Bears are large and they look fat, but don’t ever think you can outrun one and don’t for one minute think climbing up a tree is going to help. Read the placards above to see how to survive a bear encounter.

I am an enthusiastic amateur photographer. I enjoy wildlife, but I don’t have an expensive wildlife kit. The closest I come is my Canon SX50HS bridge camera that has a telephoto lens of approximately 600mm of reach. This isn’t the highest quality camera or lens, but I think you can get an idea of what we saw at the bear buffet along the Beartooth Highway.


group of grizzly bears


lone grizzly bear


two grizzlies bears


lone grizzly bear with carcass



After leaving Yellowstone, we stayed in Red Lodge, Montana one night and did some hiking along the Silver Run Plateau, Trail # 102, Loop #3 in the Custer Gallatin National Forest.

There were warnings there as well.



There’s a reason for all these signs. One shouldn’t be afraid, but it is important to take precautions and be aware. They refer to it as being “Bear Aware” and they aren’t kidding.

Yellowstone even uses celebrities to help impress the importance of bear safety upon visitors.



We now have bear encounter memories that will last forever and we are very happy that they turned out the way they did.

 

Read more Hiking and Exploration posts HERE


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All original content on this blog is copyrighted by Jeffrey B. Ross with ALL Rights Reserved. While reference links back to JBRish.com are appreciated and encouraged, please acquire approval for any reproduction of original content from this website.

©Jeffrey B. Ross 2014 – 2018 – JBRish.com



Birding with an Opportunistic & Occasional Birder

We recently spent ten days hiking the trails of Yellowstone National Park. This was a bucketlist item for us and we were thrilled to be able to check off this box. Although we are senior citizens, we logged more than seventy miles along the pathways and mountains of this beautiful and intriguing geographical area.

We were enjoying the beautiful meadows and wooded areas while hiking to Cascade Lake. There were bison in the area (more about that in a later post) and while photographing and admiring these large animals, I saw a silhouette of the bird below. At first it appeared mostly black.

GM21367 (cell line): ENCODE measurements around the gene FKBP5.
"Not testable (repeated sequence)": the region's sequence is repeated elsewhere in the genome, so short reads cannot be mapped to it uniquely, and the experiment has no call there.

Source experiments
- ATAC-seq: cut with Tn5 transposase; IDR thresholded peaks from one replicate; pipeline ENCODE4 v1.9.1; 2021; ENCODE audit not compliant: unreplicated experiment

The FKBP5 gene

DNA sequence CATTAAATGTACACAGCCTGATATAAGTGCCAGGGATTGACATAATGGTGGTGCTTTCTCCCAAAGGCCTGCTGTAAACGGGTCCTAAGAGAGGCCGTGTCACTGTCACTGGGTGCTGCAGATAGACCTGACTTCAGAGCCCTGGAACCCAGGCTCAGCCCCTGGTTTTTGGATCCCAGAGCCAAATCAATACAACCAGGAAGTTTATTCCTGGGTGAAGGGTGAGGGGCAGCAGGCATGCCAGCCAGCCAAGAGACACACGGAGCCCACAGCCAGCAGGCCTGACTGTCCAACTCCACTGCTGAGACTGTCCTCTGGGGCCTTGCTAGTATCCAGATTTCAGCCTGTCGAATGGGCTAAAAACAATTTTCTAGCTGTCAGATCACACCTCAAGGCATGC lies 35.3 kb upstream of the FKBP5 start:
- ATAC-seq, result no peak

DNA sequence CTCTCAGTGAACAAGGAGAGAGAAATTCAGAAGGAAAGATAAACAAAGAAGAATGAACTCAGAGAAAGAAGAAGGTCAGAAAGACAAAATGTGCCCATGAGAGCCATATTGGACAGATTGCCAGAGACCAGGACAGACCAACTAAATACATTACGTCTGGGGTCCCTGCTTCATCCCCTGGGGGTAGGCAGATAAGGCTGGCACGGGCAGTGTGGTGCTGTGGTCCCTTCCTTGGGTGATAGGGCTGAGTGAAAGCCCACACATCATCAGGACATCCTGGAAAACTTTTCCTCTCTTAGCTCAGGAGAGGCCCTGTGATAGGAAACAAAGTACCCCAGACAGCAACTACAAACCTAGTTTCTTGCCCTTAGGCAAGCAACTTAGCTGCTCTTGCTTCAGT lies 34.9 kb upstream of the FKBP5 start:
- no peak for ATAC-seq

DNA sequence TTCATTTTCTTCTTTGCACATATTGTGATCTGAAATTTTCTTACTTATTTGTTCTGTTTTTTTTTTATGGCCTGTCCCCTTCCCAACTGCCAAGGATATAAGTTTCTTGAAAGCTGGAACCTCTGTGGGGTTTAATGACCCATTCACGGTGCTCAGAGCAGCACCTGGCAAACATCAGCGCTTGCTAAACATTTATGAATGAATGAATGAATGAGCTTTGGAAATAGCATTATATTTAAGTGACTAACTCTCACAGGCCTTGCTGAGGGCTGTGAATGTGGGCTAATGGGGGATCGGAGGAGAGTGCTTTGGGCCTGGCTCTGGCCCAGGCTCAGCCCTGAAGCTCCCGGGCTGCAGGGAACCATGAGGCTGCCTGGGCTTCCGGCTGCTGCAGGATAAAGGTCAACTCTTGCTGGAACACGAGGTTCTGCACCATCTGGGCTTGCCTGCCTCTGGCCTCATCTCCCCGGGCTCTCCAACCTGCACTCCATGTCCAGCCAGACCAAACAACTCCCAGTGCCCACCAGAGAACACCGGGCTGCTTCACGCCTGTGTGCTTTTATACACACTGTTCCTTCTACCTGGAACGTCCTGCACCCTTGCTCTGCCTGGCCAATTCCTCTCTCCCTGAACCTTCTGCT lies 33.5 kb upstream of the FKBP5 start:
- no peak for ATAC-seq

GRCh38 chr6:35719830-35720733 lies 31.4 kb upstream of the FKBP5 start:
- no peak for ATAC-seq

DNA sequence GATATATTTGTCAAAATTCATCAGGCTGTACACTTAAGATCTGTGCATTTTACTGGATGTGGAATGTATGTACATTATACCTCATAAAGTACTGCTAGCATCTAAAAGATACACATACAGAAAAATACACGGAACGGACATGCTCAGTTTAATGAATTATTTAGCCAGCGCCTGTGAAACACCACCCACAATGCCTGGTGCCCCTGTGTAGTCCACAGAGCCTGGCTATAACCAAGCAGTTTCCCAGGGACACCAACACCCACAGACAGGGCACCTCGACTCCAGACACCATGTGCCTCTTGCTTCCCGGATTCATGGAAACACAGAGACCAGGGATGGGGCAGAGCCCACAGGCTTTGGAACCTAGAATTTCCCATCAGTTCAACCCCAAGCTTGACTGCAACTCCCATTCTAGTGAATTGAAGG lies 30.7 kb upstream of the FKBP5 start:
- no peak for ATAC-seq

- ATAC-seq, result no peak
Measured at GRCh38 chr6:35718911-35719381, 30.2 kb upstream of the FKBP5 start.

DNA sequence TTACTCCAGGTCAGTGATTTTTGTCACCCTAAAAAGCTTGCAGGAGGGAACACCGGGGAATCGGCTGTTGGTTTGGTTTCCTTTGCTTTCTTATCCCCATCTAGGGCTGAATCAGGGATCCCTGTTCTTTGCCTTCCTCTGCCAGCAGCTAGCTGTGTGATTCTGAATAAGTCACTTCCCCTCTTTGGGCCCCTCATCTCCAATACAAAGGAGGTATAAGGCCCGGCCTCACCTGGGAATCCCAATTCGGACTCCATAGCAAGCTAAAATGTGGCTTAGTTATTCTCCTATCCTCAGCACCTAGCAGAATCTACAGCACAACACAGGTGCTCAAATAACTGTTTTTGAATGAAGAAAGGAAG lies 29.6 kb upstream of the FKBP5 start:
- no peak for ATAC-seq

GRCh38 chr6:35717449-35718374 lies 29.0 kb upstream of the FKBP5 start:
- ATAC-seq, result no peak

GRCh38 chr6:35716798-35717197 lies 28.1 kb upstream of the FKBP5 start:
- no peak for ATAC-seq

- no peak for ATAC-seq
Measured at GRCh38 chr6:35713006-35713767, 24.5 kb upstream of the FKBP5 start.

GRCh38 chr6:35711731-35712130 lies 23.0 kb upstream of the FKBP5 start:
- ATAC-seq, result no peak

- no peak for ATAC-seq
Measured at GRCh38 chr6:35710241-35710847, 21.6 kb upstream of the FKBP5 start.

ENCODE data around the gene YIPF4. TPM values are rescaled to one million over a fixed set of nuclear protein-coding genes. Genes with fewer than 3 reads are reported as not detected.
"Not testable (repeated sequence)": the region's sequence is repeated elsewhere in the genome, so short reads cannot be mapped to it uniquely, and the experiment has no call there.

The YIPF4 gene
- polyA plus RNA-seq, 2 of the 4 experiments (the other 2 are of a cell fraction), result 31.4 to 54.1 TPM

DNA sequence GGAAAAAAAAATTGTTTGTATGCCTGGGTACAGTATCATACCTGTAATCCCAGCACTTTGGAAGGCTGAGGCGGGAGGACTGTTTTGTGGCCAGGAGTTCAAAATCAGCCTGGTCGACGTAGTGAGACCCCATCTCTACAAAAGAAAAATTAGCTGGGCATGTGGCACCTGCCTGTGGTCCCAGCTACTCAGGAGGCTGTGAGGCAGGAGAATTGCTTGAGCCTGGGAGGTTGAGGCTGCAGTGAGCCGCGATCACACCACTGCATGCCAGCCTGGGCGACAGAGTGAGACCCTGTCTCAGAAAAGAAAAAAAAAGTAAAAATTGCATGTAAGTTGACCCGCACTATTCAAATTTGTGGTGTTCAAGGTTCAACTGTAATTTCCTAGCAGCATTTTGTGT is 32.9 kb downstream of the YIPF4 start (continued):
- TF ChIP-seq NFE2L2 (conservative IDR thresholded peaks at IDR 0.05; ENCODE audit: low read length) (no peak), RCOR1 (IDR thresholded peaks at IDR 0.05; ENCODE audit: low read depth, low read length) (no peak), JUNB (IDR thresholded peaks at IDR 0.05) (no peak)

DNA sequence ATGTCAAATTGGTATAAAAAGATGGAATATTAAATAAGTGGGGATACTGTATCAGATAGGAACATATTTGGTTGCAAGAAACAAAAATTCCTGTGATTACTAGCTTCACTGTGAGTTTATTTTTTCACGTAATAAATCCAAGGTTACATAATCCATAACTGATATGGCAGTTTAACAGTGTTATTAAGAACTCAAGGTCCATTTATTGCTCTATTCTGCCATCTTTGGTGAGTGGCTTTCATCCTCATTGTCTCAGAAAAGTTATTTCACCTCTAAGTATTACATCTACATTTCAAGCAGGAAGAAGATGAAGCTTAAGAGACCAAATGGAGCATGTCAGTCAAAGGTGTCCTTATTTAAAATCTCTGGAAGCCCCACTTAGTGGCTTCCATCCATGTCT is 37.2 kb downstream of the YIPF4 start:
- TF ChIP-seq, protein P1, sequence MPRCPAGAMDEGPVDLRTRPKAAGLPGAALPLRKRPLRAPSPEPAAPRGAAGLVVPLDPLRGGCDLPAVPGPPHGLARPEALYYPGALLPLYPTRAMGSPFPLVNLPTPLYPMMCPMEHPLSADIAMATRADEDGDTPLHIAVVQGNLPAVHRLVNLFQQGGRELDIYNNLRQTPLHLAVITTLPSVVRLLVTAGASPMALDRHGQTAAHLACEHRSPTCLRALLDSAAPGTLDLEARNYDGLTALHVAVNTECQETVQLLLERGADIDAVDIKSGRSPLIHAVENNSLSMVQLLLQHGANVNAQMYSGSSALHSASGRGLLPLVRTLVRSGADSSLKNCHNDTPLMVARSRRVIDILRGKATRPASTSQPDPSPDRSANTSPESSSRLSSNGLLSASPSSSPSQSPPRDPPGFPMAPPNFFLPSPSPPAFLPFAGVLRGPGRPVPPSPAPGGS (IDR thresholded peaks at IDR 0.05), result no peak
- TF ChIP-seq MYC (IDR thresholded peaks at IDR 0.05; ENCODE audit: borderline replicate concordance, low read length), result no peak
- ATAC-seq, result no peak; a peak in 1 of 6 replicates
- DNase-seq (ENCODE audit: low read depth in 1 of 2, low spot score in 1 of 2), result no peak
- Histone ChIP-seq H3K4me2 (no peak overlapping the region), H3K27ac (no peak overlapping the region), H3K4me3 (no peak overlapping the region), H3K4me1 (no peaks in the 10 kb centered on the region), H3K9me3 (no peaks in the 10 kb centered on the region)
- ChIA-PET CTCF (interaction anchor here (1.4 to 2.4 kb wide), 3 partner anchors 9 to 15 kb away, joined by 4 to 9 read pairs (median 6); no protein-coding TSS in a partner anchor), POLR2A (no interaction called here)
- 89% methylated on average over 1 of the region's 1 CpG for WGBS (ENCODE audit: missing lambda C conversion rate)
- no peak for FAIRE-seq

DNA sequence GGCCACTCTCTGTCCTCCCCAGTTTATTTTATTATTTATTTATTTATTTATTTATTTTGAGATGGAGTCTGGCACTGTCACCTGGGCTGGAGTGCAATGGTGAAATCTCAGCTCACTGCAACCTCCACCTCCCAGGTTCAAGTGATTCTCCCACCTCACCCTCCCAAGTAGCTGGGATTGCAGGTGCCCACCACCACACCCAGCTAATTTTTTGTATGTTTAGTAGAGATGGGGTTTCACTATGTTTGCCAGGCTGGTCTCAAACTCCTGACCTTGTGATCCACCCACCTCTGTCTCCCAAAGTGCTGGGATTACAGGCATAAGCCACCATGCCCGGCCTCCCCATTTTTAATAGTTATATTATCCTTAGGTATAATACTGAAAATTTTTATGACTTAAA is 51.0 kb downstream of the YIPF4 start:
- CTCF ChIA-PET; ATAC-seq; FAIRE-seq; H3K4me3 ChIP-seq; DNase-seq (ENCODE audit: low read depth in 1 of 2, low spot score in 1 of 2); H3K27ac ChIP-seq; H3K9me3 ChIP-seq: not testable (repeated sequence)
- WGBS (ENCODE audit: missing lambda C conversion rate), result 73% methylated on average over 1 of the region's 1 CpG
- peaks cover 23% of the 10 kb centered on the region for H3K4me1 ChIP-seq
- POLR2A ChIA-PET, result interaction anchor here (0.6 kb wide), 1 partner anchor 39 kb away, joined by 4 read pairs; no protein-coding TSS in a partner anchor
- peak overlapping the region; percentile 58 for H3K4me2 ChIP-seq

Northern Harrier Hawk

I took several steps closer to get a better look and rather than a raven as I originally thought, I knew this was a falcon or a hawk. What I normally do in this situation is I take several pictures while moving a bit closer for each click of the shutter. In this way, I hope to capture shots that will enable me to identify the bird without chasing it away.


Northern Harrier Hawk

This was a very confident bird. As you can note, it was clearly perched in an open and perhaps vulnerable spot. As I moved a bit closer, it did not move on inch. The only change in posture was for this hawk to turn its head to look at me.

I always try to respect the animals I photograph by giving them plenty of room. I do not get very close because, after all, this is their home and I do not want to frighten them or change their behavior. I try to observe from a distance. I have a Canon bridge camera which does allow me to get fairly close with an equivalent 600mm lens.

After trying to identify this bird, I thought it might be a Harris Hawk, but as I normally do when I am unsure, I post a question in the Bird Identification forum on the BirdForum website. If you are interested in birding or bird identification, I cannot recommend this resource more highly. The members are very helpful in guiding novices to learn how to properly identify birds.

After making my guess and posting the three pictures from this post on the forum, I learned that this was a Northern Harrier Hawk and that the facial markings, referred to as a mask, is the clincher in this identification.

This was a bird that I had seen from a very far distance in Arizona, but I did not have a photograph of it. I was glad to add these photos to my birding collection. I now have seen and identified more than ten percent of all birds that visit North America some time during the year according to the American Birding Association (ABA).

Check out the BirdForum if you have in interest in birds and/or birding.


Northern Harrier Hawk

To read more JBRish.com posts about birding, click HERE.


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All original content on this blog is copyrighted by Jeffrey B. Ross with ALL Rights Reserved. While reference links back to JBRish.com are appreciated and encouraged, please acquire approval for any reproduction of original content from this website.

©Jeffrey B. Ross 2014 – 2018 — JBRish.com